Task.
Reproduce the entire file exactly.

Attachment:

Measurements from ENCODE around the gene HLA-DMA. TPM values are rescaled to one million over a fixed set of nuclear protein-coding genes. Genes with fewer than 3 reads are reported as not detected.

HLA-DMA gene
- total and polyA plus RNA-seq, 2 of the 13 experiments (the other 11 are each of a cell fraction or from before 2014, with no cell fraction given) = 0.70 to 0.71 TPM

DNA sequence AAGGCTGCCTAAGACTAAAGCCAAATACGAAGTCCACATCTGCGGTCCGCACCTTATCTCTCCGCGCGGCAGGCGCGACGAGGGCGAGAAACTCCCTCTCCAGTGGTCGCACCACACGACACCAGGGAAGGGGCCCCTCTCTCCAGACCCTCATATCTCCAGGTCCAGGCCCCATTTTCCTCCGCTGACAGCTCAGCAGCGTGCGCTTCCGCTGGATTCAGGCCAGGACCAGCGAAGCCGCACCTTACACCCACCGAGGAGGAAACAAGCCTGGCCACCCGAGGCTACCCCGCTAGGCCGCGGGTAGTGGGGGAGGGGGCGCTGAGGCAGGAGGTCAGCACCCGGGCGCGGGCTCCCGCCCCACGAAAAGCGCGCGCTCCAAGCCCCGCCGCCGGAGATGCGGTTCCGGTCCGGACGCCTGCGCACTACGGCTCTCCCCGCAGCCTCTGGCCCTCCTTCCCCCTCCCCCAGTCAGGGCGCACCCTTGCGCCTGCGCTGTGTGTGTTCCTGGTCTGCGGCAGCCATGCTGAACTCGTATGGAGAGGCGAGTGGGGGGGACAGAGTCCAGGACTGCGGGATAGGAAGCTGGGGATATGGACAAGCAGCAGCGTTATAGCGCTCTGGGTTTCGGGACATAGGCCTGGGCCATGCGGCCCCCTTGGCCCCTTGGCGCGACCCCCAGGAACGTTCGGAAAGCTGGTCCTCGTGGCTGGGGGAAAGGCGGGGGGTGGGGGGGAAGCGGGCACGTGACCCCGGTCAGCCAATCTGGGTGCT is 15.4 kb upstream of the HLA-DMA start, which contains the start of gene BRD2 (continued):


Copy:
Measurements from ENCODE around the gene HLA-DMA. TPM values are rescaled to one million over a fixed set of nuclear protein-coding genes. Genes with fewer than 3 reads are reported as not detected.

HLA-DMA gene
- total and polyA plus RNA-seq, 2 of the 13 experiments (the other 11 are each of a cell fraction or from before 2014, with no cell fraction given) = 0.70 to 0.71 TPM

DNA sequence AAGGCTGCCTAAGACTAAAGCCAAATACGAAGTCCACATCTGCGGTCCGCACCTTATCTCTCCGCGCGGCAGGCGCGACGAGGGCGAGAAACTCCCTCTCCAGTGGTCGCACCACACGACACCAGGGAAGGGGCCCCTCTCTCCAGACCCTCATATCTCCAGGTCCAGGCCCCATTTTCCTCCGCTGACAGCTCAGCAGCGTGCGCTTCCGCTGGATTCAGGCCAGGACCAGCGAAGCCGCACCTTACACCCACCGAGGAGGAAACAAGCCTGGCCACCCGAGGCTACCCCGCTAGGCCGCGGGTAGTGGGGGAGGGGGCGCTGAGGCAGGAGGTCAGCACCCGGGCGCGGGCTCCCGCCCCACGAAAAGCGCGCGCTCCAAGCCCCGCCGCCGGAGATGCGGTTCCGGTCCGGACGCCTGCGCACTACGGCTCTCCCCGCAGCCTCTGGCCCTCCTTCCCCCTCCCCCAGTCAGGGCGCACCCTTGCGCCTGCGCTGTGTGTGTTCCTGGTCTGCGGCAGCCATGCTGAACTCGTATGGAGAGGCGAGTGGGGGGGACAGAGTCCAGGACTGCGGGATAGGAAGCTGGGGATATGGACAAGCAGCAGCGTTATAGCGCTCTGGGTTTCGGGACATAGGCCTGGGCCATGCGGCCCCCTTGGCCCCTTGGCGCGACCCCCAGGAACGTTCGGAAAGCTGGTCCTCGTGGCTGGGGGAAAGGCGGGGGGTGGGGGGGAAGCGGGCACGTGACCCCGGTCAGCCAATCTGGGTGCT is 15.4 kb upstream of the HLA-DMA start, which contains the start of gene BRD2 (continued):